Isolde41

Success stories for overweight children?

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My 11-year-old daughter, who is about 20 lbs overweight (114 lbs on a 4'7" frame) has joined me on Whole30 because she is desperate for change. I've been very gentle with her because I don't want her to become too food-obsessed, but 5 days in she's doing a fantastic job. However, last night she looked at me and said, "Mommy, what if this doesn't work?" I'd love to be able to give her some examples of kids who've seen changes with Whole30 but I can't find ANY on this site except the 16-year-old girl in success stories (she really loved that one!) Does anyone have a story to share?

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Eating whole, healthy, nutritious foods will never not work. You both might want to redefine "working" though as improved health, energy, mood, focus rather than just the laser-focus on weight. She's so young, as her hormones kick in she is going to likely experience some fluctuation of weight and body comp. Learning and continuing to eat nourishing food and staying away from garbage is her ticket to a balanced, healthy adulthood. :)

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Thanks @ladyshanny. I should have added that I have not been presenting this as a weight loss plan to her, just that we are all eating healthier and trying to feel better.  We've been focusing on NSV like increased energy (she dances 8 hours a week and needs all she can get!) and improved focus in school.  She's really on board with all of that. She doesn't even want to lose weight for weight loss's sake - she thinks it will help her dancing and her ballet lines. Because no one seems to be talking about overweight children and the benefits of this plan to them, I was hoping someone had some success stories.  The grown-up ones inspire me, but I know she'd appreciate hearing about other kids in the same boat. Because she goes to a school where every child is an athlete or performing artist, almost all of them are quite thin and she has no one to identify with.

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I would also work on embracing the body she has right now - as it is.

Basically along the lines of "It's not perfect - but it's mine - and I need to respect it" - Respect means no negative self talk and basically eating good nourishing food and just working with what's she's got for now.  It learning to appreciate what her body is capable of as opposed to what it looks like.

This is something I wish I had very much while growing up.

Best of luck to the both of you!

 

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I see I need to give some background. I have a degree in psychology and specialized in eating disorders in school because of my own history. Because of that I have gone overboard to make my daughters feel good about themselves. I've never been on a diet in front of them. We talk about healthy foods but don't label anything good or bad. When she complains about her figure (not often) we talk about loving our body and taking care of it. My line has always been "Your body is growing and changing and you just need to be patient."  When I decided my health issues had gotten too much and decided to do Whole30, she voluntarily asked if she could do it. And she wanted to do it "perfectly". She said, "Mom, I know I'm supposed to love my body. And I DO. . . I just would like it to be a little slimmer and healthier."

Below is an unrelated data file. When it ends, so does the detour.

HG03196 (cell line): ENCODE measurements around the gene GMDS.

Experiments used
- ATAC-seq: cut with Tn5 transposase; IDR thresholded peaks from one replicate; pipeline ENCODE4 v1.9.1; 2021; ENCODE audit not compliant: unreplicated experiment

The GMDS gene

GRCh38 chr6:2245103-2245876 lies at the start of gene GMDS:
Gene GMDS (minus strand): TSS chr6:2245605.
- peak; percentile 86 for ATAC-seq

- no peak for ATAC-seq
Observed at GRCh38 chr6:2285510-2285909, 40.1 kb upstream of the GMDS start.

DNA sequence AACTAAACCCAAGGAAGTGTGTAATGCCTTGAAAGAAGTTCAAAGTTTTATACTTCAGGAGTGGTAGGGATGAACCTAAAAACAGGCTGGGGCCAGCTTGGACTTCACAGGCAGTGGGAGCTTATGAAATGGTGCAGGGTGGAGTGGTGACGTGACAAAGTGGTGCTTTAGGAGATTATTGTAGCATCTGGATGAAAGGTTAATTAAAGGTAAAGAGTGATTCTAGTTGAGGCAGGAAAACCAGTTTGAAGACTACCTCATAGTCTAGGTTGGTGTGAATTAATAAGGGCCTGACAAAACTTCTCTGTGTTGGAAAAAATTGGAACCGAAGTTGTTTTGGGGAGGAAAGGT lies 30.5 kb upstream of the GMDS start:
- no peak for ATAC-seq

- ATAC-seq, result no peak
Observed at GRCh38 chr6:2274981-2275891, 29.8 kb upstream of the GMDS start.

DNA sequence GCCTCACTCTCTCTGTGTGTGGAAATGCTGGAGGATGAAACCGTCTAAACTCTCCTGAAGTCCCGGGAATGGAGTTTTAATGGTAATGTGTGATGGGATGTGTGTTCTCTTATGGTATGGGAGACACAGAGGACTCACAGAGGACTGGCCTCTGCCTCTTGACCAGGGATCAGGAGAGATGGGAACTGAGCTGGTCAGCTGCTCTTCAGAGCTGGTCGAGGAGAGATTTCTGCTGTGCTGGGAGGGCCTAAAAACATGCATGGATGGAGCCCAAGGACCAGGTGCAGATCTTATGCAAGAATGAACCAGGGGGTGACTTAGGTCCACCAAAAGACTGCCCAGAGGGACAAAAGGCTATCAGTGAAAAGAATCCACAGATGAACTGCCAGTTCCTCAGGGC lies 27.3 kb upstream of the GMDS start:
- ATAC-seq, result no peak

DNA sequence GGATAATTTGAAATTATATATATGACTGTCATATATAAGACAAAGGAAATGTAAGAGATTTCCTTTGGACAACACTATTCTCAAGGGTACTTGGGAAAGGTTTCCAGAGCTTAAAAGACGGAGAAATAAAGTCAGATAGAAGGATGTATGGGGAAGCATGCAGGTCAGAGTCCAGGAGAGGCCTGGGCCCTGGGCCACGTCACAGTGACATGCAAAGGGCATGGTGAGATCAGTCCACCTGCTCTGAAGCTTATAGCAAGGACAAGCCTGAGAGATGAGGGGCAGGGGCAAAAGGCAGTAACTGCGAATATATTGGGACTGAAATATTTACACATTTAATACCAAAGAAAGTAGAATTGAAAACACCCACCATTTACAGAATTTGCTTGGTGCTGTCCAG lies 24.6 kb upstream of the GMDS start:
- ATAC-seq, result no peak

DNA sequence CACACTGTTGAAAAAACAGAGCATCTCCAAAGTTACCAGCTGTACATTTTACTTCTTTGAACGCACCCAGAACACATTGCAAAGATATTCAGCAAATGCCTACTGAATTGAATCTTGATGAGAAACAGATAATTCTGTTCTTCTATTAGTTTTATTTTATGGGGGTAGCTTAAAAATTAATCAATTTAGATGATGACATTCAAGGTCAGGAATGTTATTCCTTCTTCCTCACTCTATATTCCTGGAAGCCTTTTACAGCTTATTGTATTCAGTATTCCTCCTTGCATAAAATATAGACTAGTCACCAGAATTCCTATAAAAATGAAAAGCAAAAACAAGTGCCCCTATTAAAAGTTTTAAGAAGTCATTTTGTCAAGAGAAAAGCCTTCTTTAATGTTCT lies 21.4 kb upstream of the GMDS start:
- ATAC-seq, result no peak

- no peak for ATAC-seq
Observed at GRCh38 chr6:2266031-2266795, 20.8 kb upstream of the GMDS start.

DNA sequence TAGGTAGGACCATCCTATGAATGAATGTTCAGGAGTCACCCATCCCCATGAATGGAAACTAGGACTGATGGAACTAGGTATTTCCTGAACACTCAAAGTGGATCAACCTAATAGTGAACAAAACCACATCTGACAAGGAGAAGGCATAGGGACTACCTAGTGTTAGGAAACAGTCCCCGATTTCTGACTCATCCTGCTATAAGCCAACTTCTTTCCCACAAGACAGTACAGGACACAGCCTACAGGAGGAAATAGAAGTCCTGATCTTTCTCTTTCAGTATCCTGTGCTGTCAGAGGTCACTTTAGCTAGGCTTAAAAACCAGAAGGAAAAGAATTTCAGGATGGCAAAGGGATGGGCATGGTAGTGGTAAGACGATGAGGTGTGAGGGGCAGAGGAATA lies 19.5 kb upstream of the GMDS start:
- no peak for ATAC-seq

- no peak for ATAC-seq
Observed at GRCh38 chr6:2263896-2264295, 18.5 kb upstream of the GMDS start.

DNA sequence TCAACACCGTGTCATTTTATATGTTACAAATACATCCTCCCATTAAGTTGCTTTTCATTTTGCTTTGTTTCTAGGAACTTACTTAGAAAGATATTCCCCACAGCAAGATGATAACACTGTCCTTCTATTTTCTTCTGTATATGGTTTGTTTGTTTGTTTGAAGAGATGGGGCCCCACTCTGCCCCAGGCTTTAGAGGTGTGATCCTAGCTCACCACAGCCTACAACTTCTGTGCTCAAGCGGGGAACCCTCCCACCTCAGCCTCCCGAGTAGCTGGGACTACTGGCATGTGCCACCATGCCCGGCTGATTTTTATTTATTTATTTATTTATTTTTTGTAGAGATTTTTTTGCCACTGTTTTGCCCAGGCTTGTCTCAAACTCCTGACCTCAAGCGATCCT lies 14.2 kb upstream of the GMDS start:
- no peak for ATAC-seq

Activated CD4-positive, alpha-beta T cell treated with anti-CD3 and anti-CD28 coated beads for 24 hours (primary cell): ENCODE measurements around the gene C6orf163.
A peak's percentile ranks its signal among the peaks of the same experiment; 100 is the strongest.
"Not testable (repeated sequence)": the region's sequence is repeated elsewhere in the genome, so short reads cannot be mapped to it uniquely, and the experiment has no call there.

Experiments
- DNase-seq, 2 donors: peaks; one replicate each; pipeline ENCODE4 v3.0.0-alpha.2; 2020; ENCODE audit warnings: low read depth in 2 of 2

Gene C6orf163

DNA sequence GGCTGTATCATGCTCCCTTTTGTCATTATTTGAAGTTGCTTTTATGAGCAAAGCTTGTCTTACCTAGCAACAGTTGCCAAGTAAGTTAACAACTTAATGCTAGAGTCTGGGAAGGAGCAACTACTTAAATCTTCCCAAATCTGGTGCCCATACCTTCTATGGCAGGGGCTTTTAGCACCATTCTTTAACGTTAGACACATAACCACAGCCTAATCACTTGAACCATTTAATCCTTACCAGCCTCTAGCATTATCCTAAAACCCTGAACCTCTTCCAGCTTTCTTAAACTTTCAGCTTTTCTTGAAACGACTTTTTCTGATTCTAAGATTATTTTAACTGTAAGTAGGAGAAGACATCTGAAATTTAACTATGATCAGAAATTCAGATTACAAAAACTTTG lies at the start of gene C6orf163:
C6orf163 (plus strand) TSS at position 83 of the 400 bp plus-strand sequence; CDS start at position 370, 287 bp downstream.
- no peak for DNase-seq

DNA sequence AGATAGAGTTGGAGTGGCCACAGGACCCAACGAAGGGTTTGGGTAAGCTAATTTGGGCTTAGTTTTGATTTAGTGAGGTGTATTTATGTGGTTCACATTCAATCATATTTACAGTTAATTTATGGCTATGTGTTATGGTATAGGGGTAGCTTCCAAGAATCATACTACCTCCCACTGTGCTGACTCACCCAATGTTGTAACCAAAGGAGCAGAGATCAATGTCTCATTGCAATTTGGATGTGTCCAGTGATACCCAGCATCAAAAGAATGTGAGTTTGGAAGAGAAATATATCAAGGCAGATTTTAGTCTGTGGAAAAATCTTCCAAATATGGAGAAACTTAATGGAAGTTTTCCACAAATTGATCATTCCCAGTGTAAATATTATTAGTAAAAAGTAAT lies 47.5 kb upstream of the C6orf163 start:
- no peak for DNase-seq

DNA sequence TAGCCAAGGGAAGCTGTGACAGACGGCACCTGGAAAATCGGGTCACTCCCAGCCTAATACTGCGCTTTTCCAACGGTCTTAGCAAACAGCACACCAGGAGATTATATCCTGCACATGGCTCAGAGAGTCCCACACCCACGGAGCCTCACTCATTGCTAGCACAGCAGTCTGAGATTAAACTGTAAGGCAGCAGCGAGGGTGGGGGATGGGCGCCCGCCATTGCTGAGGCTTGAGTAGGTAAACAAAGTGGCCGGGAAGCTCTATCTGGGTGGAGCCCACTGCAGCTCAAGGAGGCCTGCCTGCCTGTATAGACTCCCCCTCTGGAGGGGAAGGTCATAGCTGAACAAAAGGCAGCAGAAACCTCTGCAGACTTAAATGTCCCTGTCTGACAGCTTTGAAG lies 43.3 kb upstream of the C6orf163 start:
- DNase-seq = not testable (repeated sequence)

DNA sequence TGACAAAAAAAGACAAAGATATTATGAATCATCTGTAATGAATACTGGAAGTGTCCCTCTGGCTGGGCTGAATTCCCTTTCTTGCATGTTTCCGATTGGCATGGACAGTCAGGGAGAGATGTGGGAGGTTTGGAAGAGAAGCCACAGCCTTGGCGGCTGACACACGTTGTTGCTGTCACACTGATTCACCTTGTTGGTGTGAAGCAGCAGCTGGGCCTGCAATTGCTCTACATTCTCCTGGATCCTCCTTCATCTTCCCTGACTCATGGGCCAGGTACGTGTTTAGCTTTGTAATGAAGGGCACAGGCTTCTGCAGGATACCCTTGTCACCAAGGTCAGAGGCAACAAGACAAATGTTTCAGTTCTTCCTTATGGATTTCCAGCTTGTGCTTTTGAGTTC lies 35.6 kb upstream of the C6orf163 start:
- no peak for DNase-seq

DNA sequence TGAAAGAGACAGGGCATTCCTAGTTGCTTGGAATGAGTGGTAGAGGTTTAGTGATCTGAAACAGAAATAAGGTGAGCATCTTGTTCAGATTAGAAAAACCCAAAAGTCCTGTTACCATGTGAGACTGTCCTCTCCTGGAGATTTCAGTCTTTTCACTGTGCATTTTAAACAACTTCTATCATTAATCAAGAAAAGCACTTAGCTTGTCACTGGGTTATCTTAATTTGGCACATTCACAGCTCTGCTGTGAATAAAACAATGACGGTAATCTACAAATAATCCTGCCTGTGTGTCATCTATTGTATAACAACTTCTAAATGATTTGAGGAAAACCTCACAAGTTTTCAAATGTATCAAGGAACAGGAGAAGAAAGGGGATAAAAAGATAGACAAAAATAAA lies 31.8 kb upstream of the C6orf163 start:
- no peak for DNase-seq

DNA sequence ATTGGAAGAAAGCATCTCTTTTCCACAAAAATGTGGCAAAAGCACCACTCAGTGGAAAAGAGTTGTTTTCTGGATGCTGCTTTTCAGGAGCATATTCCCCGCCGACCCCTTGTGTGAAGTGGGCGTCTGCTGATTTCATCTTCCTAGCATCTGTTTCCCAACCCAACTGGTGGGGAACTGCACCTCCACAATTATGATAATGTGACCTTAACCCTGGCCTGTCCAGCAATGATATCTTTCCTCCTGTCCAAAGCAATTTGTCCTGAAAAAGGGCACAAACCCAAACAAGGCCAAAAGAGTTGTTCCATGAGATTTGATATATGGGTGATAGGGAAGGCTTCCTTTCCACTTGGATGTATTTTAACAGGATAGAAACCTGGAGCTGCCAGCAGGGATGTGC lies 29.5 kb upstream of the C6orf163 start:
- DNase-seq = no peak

This is not an easy plan to follow. I get through some days by finding inspiration from people like me who have done it and come out on the other side. I would like the same for her, that's all. If someone has some kind of stories about how their own children responded to this plan I would appreciate that.

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Parents can participate in less sedentary activity with their children. Homework is necessary but limiting vids, computer games can be a good place to start. 

Dancing,hiking,camping,biking, fishing, swimming, soccer, basketball, volleyball...strengthens bones and reduces stress and anxiety. Sports and activites increases the self-esteem of children. Consistency is the key. Children thrive on positive routines especially while having fun with their parents.

Consistently eating 3 good meals at regular intervals and activity. Homework, playtime and social interaction with other kids.  Success will follow a young body in motion. Everything else will fall into place.